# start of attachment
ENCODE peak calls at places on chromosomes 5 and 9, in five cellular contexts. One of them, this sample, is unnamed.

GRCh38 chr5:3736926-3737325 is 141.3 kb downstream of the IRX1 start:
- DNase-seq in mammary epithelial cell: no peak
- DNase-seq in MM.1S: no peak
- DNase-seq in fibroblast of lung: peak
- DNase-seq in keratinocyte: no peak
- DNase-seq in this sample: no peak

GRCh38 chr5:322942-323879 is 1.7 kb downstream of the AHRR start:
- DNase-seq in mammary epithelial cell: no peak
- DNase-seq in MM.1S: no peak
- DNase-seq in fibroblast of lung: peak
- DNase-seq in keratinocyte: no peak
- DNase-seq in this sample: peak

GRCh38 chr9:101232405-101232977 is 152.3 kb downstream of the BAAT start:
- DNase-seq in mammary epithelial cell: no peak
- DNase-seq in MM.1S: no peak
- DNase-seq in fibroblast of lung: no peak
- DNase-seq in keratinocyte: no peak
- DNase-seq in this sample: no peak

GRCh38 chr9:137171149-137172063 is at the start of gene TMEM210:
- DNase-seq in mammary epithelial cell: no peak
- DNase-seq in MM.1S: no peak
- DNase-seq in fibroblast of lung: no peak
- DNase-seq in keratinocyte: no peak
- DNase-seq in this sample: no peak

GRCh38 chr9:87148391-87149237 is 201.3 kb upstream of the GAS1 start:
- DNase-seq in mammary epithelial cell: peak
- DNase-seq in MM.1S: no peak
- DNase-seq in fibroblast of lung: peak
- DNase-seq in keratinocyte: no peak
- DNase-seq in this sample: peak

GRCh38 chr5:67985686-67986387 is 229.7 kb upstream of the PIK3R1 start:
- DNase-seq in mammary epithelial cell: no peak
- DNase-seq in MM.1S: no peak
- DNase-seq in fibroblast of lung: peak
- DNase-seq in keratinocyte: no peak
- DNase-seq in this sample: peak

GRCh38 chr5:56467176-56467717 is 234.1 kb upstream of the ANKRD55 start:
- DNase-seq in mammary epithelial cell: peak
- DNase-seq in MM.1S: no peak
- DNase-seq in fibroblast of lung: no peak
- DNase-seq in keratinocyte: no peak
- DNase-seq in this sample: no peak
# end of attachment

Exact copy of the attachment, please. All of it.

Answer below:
ENCODE peak calls at places on chromosomes 5 and 9, in five cellular contexts. One of them, this sample, is unnamed.

GRCh38 chr5:3736926-3737325 is 141.3 kb downstream of the IRX1 start:
- DNase-seq in mammary epithelial cell: no peak
- DNase-seq in MM.1S: no peak
- DNase-seq in fibroblast of lung: peak
- DNase-seq in keratinocyte: no peak
- DNase-seq in this sample: no peak

GRCh38 chr5:322942-323879 is 1.7 kb downstream of the AHRR start:
- DNase-seq in mammary epithelial cell: no peak
- DNase-seq in MM.1S: no peak
- DNase-seq in fibroblast of lung: peak
- DNase-seq in keratinocyte: no peak
- DNase-seq in this sample: peak

GRCh38 chr9:101232405-101232977 is 152.3 kb downstream of the BAAT start:
- DNase-seq in mammary epithelial cell: no peak
- DNase-seq in MM.1S: no peak
- DNase-seq in fibroblast of lung: no peak
- DNase-seq in keratinocyte: no peak
- DNase-seq in this sample: no peak

GRCh38 chr9:137171149-137172063 is at the start of gene TMEM210:
- DNase-seq in mammary epithelial cell: no peak
- DNase-seq in MM.1S: no peak
- DNase-seq in fibroblast of lung: no peak
- DNase-seq in keratinocyte: no peak
- DNase-seq in this sample: no peak

GRCh38 chr9:87148391-87149237 is 201.3 kb upstream of the GAS1 start:
- DNase-seq in mammary epithelial cell: peak
- DNase-seq in MM.1S: no peak
- DNase-seq in fibroblast of lung: peak
- DNase-seq in keratinocyte: no peak
- DNase-seq in this sample: peak

GRCh38 chr5:67985686-67986387 is 229.7 kb upstream of the PIK3R1 start:
- DNase-seq in mammary epithelial cell: no peak
- DNase-seq in MM.1S: no peak
- DNase-seq in fibroblast of lung: peak
- DNase-seq in keratinocyte: no peak
- DNase-seq in this sample: peak

GRCh38 chr5:56467176-56467717 is 234.1 kb upstream of the ANKRD55 start:
- DNase-seq in mammary epithelial cell: peak
- DNase-seq in MM.1S: no peak
- DNase-seq in fibroblast of lung: no peak
- DNase-seq in keratinocyte: no peak
- DNase-seq in this sample: no peak